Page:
In September 2007 The Independent asked tongue in cheek: “Is Belgium on the brink of breaking apart, and would it matter if it did?”1 The British newspaper was reacting to the drawn-out institutional crisis the country was experiencing at the time. Belgium even went without a national government for over a year and half because of a political stand-off between Flemish-speakers and French-speakers. These events played to the clichéd image of Belgium as an artificial invention of international diplomacy. Merely held together by the monarchy, the national football team, waffles, chocolate, and beer, Belgium is a supposedly superficial and unnatural juxtaposition of Flanders and Wallonia. This view goes all the way back to the country’s foundation as an independent state in 1830. In his Histoire de la révolution française (1847–1853), the great French historian Jules Michelet wrote that Belgium was “an English invention. There has never been and there will never be a Belgium.”2 Even Leopold von Sachsen-Coburg-Saalfeld, the German prince who became the first king of the Belgians, was pessimistic: “Belgium does not have a nationality and given the character of its inhabitants it will never have one.”3 Many contemporaries cast doubt on the viability of the country. Rather than a reflection of the weakness of the young nation-state or the inevitability of ethnolinguistic discord, their nay-saying was a response to the geopolitical uncertainties Belgian independence had created. Because of its central location in Western Europe—the “keystone of the European order” in the words of the French king Louis-Philippe4—the Belgian territory was coveted by France, Britain, Prussia, and the Netherlands. But it was easier to deny the country’s viability than to annex it.
MAP 1 Nineteenth-century Belgium. Adapted from Paul Fredericq, Vlaamsch België sedert 1830, vol. 1 (Ghent: Vuylsteke, 1905), iii.
The image of Belgium as an accident waiting to happen or as a lost cause from the start has been refuted by academic research. Flanders and Wallonia are by no means more natural or more ancient than the so-called artificial Belgian nation-state. The linguistic divide only became a separatist wedge issue after the First World War.5 As the paragon of European modernity, nineteenth-century Belgium was even a frontrunner in nation-building. Densely populated and urbanized, covered by a network of busy railroads, canals, and highways, it was the first industrialized country on the continent. Its liberal constitution protected the freedoms of religion, press, and association, and supported a thriving civil society in which conservatives interacted with progressives, Catholics with anticlericals, and Flemish-speakers (“Flemings” from Flanders, the north of Belgium) with French-speakers (“Walloons” from Wallonia and educated Flemings).6 In short, a framework to mass-produce citizens was in place. Some historians have even argued that “the transformation of ‘peasants into Belgians’ [. . .] happened certainly as one of the earliest on the continent.”7 But did it really?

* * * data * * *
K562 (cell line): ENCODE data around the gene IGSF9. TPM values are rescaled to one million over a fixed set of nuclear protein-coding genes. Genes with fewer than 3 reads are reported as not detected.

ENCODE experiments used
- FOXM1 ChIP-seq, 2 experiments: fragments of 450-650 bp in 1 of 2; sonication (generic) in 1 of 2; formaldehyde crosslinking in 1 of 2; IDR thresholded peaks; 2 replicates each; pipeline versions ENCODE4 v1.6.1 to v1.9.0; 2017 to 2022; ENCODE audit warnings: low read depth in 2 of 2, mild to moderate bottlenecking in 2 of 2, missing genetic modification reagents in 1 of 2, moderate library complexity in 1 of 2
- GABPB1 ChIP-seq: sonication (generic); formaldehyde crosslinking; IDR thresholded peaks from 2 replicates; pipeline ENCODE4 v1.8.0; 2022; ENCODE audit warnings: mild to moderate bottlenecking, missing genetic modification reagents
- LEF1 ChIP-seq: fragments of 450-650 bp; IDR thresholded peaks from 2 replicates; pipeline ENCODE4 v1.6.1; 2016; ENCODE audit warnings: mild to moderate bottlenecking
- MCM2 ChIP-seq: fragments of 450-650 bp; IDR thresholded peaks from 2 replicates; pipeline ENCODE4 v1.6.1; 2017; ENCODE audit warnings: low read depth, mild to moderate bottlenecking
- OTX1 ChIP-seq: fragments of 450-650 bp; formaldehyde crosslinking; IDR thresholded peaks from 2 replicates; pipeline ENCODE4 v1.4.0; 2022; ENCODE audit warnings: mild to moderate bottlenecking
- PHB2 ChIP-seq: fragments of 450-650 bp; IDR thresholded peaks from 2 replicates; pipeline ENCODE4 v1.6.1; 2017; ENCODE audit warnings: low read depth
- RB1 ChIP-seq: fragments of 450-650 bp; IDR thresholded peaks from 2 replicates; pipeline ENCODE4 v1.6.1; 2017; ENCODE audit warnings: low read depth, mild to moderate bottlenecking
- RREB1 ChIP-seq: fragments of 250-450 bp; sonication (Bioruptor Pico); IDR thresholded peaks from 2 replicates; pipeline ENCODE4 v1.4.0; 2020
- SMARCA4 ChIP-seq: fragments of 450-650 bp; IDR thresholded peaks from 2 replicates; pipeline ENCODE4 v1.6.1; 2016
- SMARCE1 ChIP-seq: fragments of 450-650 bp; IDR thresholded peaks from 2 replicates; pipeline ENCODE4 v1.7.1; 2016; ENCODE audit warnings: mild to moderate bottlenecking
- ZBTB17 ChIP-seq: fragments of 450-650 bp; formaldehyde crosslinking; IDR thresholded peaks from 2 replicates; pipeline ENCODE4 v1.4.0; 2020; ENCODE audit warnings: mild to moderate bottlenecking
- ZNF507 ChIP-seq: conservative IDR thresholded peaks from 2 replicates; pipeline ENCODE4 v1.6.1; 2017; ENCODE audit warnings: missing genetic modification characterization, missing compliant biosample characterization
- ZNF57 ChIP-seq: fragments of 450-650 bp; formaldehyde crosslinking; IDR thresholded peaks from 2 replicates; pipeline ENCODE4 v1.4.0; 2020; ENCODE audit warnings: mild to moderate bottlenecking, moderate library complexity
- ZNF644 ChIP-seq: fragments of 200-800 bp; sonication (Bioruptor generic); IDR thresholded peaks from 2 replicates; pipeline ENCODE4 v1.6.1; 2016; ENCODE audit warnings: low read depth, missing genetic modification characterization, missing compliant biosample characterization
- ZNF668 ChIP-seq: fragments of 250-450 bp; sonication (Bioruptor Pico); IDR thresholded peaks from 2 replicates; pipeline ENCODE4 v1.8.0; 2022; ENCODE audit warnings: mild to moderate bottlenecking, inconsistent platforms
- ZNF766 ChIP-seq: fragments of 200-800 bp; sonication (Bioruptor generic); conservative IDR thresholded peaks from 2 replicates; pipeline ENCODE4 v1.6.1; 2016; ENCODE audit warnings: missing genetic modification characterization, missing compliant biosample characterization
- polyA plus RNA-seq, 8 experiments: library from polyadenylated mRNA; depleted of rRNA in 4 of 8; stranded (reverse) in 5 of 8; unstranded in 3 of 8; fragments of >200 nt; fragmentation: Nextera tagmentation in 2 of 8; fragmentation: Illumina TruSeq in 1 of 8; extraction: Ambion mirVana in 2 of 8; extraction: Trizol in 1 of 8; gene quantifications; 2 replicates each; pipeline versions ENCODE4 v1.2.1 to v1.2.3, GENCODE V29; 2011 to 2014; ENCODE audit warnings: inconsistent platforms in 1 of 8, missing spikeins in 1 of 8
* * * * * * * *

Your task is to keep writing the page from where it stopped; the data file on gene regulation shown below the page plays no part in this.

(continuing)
The viability of Belgium and the draw of nationalism in general have been debated from any number of angles, but one has been conspicuously overlooked: the perspective of ordinary people. What if scholars shifted their attention from the explicit purveyors of nationalism in government agencies and bourgeois associations to the audiences they targeted? A different picture would arise. A close examination of the experience of ordinary Belgians disproves both the academic and popular narrative. Belgium’s industrial precociousness did not translate into an early nationalization of its population, but neither were Flemish and Walloon ethnicities more natural categories of belonging.
At the heart of this book lies a simple question: How did ordinary people experience nationhood in everyday life? The role of the masses in the rise of modern nationhood remains one of the great unresolved issues in nationalism research. Historians have generally examined processes of national identification through the lens of elites and institutions, neglecting the perspective of “ordinary men and women.”8 These people have remained elusive to historians for two reasons. Obviously, they have left fewer sources than the higher social classes, but, more crucially, they have been the victim of a scholarly bias. The classic constructivist paradigm in nationalism research, as developed by the likes of Ernest Gellner, Eugen Weber, and Benedict Anderson, views nation-building as the logical outcome of an inescapable modernization process that pounded peasants into Frenchmen, to use Weber’s famed phrase.9 As a result, we still know little, as Eric Hobsbawm once remarked, about how ordinary people experienced nationhood.10
This study aims to fill this gap. It probes the grassroots supporters of the socialist Belgian Workers Party (BWP)11 during the fin de siècle. In this period, between ca. 1880 and the First World War, Belgium and Europe experienced the concurrent rise of nationalism and socialism as mass movements. Drawing on often underexploited source materials from the major urban and working-class centers of Belgium,12 I set out to uncover the everyday nationalism of the rank and file. Per Fox and Miller-Idriss’s definition of everyday nationalism, I “examin[e] the actual practices through which ordinary people engage and enact (and ignore and deflect) nationhood and nationalism in the varied contexts of their everyday lives.”13 In a word, this book seeks to bridge the gap between nationalism studies and social history, linking discourse to daily life and micro-level analysis to macro-level explanation.